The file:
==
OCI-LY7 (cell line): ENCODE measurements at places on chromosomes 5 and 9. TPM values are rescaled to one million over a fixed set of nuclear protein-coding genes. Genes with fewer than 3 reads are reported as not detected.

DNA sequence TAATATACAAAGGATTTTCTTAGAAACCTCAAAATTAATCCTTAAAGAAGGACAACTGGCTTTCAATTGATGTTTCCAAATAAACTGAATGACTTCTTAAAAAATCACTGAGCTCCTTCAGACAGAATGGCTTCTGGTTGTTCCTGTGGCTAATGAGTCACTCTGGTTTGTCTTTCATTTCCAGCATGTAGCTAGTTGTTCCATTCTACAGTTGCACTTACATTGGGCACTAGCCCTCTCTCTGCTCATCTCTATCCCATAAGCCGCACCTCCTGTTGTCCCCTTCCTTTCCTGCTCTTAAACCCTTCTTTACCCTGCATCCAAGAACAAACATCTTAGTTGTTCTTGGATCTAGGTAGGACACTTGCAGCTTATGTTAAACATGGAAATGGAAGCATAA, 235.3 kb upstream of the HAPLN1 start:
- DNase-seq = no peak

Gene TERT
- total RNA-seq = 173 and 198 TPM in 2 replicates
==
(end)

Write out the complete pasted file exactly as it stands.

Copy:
OCI-LY7 (cell line): ENCODE measurements at places on chromosomes 5 and 9. TPM values are rescaled to one million over a fixed set of nuclear protein-coding genes. Genes with fewer than 3 reads are reported as not detected.

DNA sequence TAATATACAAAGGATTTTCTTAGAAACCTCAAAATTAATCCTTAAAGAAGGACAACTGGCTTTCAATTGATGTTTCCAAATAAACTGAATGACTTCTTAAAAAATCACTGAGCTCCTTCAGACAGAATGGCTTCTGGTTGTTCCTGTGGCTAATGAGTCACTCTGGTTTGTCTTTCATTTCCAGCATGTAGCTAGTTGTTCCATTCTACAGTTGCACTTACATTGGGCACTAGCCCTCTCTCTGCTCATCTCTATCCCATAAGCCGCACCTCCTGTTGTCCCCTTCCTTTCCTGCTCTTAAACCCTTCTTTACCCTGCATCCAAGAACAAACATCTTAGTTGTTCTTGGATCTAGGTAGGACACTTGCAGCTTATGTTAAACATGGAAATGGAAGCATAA, 235.3 kb upstream of the HAPLN1 start:
- DNase-seq = no peak

Gene TERT
- total RNA-seq = 173 and 198 TPM in 2 replicates